What is a provisional ballot?

A provisional ballot is for voters who:

  • Can't prove they’re eligible to vote
  • Requested absentee ballots but did not surrender them at the polls
  • Have their eligibility to vote challenged

For example, if your name doesn’t appear on the list of registered voters at the polls, or if you don’t have the correct ID, you can cast a provisional ballot.

But you must “cure” your provisional ballot in order for it to be counted. This means providing evidence of your voting eligibility by the time of the county canvass of votes, which is 12 p.m. on the Monday after Election Day. For the primaries, that’s Monday June 13. For the general election, that’s Monday, Nov. 14. Before you leave the polls on Election Day, you should be given a written notice explaining these requirements.

Can I vote in person before Election Day?

Yes, via an absentee ballot. You can request and submit an absentee ballot in person at your county auditor’s office starting 20 days before Election Day. In 2022, in-person absentee voting is open from May 18 to June 6 for the primaries, and Oct. 19 to Nov. 7 for the general election.

Note that for in-person absentee voting, you are required to fill out an absentee ballot request form and provide ID, just like you would on Election Day.

What if I need assistance casting my vote?

For absentee voting, disabled voters can ask any registered Iowa voter to help them deliver their ballot. Those who turn in another’s ballot must fill out a form to verify their identity and present that form when they turn in the ballot.

For voting on Election Day, Iowa law requires all polling places to be accessible to all voters. Each polling place has a special voting device with elements, such as a touch screen or audio component, that helps disabled voters complete their ballots. You can also have someone assist you, as long as they are not your employer, your employer’s agent or an officer/agent of your union. Precinct election officials (PEOs) will also be on site to assist. You will be asked to sign a form showing you asked for help. If you are not physically able to sign the forms, you can use a rubber stamp or mark to sign.

If you are unable to enter the building of your polling place because of a disability, you can also vote curbside. Precinct election officials will bring voting materials to you in your car. Note that when a voter requests assistance from precinct election officials, two — one from each political party — always assist if the election is the primary, general or any other partisan special election.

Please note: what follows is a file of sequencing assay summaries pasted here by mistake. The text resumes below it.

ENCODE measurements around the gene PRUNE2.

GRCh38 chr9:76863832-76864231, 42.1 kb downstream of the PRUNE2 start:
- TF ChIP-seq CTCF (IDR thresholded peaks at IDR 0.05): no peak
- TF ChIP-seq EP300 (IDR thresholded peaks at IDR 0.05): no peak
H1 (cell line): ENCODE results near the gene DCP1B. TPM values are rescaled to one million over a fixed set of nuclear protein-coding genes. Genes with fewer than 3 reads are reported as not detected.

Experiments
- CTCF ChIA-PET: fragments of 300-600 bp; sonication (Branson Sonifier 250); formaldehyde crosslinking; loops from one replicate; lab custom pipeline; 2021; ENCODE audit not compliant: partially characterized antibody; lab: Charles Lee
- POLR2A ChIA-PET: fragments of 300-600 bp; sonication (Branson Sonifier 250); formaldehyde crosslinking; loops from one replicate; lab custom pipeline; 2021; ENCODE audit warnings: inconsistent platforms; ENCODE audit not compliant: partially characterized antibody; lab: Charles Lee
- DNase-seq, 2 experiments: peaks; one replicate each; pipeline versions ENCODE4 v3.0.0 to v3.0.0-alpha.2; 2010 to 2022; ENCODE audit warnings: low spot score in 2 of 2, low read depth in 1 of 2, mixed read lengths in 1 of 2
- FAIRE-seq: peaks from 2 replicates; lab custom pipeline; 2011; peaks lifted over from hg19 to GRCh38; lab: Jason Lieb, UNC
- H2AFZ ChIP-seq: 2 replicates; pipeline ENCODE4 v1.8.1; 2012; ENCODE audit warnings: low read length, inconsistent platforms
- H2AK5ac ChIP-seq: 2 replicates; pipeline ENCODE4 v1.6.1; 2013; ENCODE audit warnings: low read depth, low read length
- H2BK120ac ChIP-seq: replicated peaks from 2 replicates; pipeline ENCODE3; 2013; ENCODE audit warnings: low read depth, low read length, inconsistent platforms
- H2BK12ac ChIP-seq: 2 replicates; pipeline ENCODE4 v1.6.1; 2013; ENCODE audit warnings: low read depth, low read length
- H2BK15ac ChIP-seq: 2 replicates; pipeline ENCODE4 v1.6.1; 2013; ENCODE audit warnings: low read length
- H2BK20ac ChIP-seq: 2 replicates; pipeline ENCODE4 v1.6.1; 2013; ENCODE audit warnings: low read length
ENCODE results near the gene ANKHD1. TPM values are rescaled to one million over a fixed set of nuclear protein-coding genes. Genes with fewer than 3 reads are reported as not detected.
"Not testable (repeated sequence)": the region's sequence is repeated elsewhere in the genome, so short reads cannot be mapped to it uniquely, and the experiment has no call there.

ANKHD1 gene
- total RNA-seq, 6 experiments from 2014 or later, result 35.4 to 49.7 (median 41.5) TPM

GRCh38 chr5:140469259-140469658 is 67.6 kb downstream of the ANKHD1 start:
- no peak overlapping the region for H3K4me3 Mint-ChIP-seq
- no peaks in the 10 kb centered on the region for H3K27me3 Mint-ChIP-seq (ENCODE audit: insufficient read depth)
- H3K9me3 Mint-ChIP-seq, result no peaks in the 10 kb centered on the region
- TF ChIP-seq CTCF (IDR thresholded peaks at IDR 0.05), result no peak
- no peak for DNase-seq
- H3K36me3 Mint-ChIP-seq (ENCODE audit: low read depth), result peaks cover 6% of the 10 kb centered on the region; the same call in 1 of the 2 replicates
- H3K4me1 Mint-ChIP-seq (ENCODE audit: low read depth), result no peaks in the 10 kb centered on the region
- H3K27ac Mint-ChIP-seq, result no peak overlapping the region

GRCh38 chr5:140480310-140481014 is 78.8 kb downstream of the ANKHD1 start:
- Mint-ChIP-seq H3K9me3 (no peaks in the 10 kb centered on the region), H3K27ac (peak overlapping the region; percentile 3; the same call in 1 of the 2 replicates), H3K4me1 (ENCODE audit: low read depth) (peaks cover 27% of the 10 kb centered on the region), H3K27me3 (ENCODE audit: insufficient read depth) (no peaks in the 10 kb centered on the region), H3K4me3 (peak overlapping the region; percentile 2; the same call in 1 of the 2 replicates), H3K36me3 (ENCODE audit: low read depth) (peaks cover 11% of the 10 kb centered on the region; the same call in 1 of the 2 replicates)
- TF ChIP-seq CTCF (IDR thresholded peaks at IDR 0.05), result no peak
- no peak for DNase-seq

When is Election Day? When are the polls open?

The primary election is Tuesday, June 7. The general election is Tuesday, Nov. 8. Polls are open from 7 a.m. to 8 p.m. 

Visit the state’s online Find You Precinct/Polling Place portal to find where you need to cast your vote.

Do I need identification to vote?

Yes. Iowa voters are required to show an Iowa driver’s license or nonoperator ID, U.S. passport or another acceptable ID at the polls before they vote.

A voter without ID may have the voter’s identity attested to by another registered voter in the precinct. Both you and the attester will be required to sign an oath swearing the statements being made are true.

Voters without ID or an attester can submit a provisional ballot.

What races are on the ballot?

  • Governor, Lieutenant Governor, Attorney General, Secretary of State, State Treasurer, Auditor of State and Secretary of Agriculture are state executive offices up for election.
  • U.S. Senate: one seat, currently held by Republican Chuck Grassley
  • U.S. House: all four seats 
  • State Senate: usually 25 of 50 seats, however, this could change due to current redistricting
  • State House: all 100 seats


Editor’s note: This guide was updated on Nov. 2 with information about how to vote in 2022. The guide was first published on July 22, 2020. Voting rules and procedures may change before Election Day, as will specifics about candidates. We’ll keep this guide updated, so bookmark this page and check back. 

Also of Interest

This story is provided by AARP Iowa. Visit the AARP Iowa page for more news, events, and programs affecting retirement, health care, and more.